HACKENSACK — A third-generation small business on Main Street will close at the end of the month as a wave of development continues to transform downtown.
The building, which has been home to O’Shea Printing & Graphics, a family-owned printing company for more than 50 years, will be demolished, clearing the way for luxury apartments to be built in its place.
When Erin Bracken’s grandparents opened the store half a century ago, downtown Hackensack was still a bustling commercial district. Paramus malls were in their infancy and had just begun siphoning off shoppers.
Now, as development booms along Main Street, which city officials say is in need of revitalization after decades of decline, Bracken is packing up, selling equipment and preparing to close.
“It’s emotional that this chapter of my family’s story is coming to an end,” she said. “Running a business has never felt like a money-making operation to me. What seemed important was the family business and our relationships with our customers over the years.”
Bracken, 38, first learned of the proposed development — a six-story, 130-unit apartment building that would replace her store, four other buildings and a parking lot on Main Street — in February when she read about it in the paper. She was initially told she had to leave the building in April, but after speaking with the landlord, she was given until August 1.
Many of the buildings on the block between Maple Avenue and Clinton Place, including former Main Street landmark Bruce the Bed King store, are vacant, but two businesses — a Salvadoran restaurant and a law office — are also closing to make way for the development.
The developer is preparing to submit site plans for the project to the city’s Planning Board for review next month.
The face of downtown is changing as mixed-use buildings replace outdated storefronts and vacant lots. But some worry the city will become less affordable as construction continues and longtime residents and businesses will be downsized.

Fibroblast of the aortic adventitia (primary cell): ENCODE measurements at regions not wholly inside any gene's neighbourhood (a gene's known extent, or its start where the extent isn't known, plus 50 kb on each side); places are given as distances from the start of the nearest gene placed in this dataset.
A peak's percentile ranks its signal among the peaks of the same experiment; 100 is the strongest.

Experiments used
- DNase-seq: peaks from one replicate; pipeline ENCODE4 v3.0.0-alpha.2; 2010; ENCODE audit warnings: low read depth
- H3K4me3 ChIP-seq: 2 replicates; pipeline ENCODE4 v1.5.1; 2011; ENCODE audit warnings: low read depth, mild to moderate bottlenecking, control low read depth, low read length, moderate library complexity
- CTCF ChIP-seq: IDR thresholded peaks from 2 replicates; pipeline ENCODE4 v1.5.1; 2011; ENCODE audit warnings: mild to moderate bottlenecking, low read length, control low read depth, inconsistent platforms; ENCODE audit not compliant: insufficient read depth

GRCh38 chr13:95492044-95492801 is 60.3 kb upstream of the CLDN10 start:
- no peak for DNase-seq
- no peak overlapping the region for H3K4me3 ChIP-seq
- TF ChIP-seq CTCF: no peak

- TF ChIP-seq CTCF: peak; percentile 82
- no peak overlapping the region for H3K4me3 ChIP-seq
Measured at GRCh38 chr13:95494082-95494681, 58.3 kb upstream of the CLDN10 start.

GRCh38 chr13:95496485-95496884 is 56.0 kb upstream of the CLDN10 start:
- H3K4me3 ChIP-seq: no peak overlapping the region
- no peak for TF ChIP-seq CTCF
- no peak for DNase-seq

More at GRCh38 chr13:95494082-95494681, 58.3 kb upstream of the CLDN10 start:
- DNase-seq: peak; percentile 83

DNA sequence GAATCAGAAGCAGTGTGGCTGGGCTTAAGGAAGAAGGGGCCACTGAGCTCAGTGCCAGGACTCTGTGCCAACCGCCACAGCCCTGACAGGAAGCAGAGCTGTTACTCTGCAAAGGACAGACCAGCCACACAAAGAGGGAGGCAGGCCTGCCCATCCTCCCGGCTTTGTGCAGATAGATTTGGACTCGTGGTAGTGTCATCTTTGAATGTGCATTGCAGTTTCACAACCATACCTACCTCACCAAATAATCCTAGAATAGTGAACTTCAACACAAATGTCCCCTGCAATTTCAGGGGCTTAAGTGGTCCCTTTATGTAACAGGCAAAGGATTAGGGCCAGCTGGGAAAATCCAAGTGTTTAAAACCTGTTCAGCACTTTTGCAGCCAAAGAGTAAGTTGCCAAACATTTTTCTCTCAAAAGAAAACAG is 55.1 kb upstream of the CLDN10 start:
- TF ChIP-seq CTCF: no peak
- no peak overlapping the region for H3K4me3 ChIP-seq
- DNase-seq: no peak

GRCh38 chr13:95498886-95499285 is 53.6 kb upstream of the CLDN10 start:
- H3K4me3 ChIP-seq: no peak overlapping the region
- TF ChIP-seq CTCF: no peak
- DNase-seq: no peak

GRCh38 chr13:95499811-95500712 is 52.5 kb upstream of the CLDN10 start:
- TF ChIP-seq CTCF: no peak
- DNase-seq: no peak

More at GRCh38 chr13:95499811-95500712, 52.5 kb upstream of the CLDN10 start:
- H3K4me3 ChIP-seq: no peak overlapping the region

Several businesses that own their buildings have chosen not to sell and are now surrounded by new construction. In Bracken’s case, she was on a month-to-month lease and had no option to stay. After learning of the building’s planned demolition, she looked for another location in Hackensack, but couldn’t find something in her budget. After closing the store, she may work with another district printer, she said.
“There is so much uncertainty right now. It was stressful,” she said. “Development is not a bad thing — I think it’s good that we’re not just stagnating and becoming a ghost town. But Hackensack has many businesses and organizations that have been a part of our community for so long. To let them slip away is a shame.”
Bracken, a lifelong Hackensack resident, remembers walking to the store from Holy Trinity School just a few blocks away and spending afternoons doodling and drawing on the lighted table.
She started working full-time at the store about 15 years ago and inherited the business after her mother died of breast cancer in 2010.
One employee left right before COVID hit and wasn’t replaced, so she’s been on her own for the past two years as she worked to adapt the business to the pandemic. Many clients’ needs changed virtually overnight—fundraising galas and other events were canceled; printed forms and diaries have gone digital.
The shop’s customers include local businesses, community groups such as Boy Scout troops, schools, libraries and non-profit organizations, as well as families looking to print wedding invitations or birth announcements.
The store has worked with the Bergen Irish Association for decades and will create materials for the group’s annual fundraising dance.
“They’ve been a really solid business in Hackensack for many years,” said the organization’s president, John O’Shea, who is not related to the Bracken family. “The service you get with a small family business is much more representative. It is a sad day to see them close.”
Sharon Collins, who is opening a kindergarten in Waldwick, said Bracken recently designed a sign for the building, got it from the manufacturer and even helped her hang it.
“She went above and beyond with every single project. We were all devastated when we heard it was closing,” Collins said.
For Bracken, the store is full of memories: of her and her sisters doing homework at desks in the back room, and watching her grandparents and parents help customers.
As she packed and boxed things, she would find an item, a form or a document, “but it has my grandfather’s handwriting on it and it’s bitter,” she said.
The other day she came across her grandparents’ Bible. They were given to them when they married and kept pages of names and dates of baptisms, confirmations and weddings of family members.
“It was not stored in their home. This was retained in the business. This business was part of my family,” Bracken said. “For me, this is more than closing a business – it’s my family’s story. It feels like such a loss.”